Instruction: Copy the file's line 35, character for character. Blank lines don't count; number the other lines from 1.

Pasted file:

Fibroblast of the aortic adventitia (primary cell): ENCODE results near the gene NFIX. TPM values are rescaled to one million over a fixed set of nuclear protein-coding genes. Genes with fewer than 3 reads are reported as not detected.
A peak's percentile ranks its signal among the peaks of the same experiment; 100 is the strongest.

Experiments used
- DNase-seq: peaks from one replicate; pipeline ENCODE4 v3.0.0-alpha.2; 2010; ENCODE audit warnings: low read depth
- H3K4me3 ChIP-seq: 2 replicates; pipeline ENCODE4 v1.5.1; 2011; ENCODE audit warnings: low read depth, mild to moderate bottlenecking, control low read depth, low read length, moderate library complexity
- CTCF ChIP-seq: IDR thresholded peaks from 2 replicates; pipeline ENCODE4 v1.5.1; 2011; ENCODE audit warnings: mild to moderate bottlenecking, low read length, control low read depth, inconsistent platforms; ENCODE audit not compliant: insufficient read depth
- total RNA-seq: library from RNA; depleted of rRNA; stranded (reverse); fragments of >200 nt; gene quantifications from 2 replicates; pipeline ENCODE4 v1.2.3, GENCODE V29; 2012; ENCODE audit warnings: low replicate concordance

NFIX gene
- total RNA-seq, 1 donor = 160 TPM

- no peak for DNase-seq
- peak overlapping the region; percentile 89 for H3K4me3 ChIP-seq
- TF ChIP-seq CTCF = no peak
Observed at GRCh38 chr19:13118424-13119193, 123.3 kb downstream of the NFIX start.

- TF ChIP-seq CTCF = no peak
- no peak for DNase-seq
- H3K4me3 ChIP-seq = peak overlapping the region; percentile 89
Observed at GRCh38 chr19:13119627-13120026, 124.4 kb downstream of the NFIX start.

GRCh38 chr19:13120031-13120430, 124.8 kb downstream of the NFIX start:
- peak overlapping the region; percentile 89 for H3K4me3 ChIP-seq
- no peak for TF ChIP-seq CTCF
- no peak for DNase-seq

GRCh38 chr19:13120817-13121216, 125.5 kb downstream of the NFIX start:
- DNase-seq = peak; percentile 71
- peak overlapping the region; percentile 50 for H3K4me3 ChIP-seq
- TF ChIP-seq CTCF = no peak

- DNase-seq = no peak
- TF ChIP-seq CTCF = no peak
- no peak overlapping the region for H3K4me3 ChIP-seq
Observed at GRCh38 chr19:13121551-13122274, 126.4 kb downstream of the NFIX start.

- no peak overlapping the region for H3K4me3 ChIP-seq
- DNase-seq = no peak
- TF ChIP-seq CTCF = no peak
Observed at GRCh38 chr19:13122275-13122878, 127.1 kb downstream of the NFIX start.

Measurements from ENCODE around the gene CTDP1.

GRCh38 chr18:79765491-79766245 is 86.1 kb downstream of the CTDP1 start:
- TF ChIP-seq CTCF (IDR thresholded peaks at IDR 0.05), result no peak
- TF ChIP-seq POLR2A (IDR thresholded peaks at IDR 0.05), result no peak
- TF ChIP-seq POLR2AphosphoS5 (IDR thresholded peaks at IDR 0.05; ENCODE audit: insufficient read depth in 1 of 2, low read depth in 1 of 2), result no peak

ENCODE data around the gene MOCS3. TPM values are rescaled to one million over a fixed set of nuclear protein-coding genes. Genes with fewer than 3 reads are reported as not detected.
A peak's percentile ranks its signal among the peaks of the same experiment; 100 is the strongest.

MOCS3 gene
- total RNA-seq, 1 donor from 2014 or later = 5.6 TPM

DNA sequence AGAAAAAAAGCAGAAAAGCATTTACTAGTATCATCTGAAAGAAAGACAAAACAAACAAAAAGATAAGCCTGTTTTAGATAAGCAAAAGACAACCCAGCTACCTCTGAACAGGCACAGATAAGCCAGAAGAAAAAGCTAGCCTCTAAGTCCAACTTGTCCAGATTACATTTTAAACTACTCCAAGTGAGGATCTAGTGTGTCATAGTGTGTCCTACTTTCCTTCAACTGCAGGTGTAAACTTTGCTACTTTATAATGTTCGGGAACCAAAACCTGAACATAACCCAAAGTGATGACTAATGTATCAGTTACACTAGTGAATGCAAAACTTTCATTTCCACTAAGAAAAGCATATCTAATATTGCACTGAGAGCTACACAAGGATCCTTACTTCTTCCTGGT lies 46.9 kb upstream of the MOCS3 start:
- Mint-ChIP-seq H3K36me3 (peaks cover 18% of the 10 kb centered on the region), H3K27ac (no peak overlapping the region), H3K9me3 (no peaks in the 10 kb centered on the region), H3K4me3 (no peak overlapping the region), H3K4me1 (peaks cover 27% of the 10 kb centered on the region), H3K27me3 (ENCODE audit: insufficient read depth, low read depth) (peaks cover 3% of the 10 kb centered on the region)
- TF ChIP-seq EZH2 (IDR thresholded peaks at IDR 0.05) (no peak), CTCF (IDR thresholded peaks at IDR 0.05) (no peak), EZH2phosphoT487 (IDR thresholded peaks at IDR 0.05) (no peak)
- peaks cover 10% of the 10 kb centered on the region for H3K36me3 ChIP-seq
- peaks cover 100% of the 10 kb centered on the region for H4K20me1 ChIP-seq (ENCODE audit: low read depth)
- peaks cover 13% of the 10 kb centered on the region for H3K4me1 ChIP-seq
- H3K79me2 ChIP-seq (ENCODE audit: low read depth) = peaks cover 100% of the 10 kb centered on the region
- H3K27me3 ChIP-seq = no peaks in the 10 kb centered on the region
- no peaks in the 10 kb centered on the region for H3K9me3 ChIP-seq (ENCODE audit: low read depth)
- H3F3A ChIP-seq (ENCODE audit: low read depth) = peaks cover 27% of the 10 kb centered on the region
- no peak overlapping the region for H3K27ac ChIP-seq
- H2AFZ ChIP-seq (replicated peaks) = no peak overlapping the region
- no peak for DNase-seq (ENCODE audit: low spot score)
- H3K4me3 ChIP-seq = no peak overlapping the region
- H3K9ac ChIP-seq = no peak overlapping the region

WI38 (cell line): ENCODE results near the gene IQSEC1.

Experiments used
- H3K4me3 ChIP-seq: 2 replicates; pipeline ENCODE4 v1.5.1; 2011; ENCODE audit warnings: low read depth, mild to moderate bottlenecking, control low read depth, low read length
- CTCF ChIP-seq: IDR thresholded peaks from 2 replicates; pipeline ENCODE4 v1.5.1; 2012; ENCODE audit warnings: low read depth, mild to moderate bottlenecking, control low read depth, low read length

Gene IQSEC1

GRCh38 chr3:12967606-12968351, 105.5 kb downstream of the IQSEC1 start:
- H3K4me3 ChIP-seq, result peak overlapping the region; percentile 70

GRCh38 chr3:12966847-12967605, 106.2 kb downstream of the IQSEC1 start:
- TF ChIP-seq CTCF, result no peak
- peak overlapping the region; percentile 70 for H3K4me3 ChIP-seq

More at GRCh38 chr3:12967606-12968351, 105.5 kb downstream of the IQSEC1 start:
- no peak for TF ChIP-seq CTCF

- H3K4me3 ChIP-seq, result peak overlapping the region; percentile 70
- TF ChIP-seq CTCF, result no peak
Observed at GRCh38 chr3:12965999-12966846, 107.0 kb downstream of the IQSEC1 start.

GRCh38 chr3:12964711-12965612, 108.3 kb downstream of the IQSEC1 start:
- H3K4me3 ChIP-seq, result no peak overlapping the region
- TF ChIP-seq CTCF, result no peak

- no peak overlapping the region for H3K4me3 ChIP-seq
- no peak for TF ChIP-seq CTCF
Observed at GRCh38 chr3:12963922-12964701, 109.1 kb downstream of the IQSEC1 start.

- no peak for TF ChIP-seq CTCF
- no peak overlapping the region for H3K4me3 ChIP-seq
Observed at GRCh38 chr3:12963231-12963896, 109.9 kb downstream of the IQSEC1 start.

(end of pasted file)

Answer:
GRCh38 chr18:79765491-79766245 is 86.1 kb downstream of the CTDP1 start: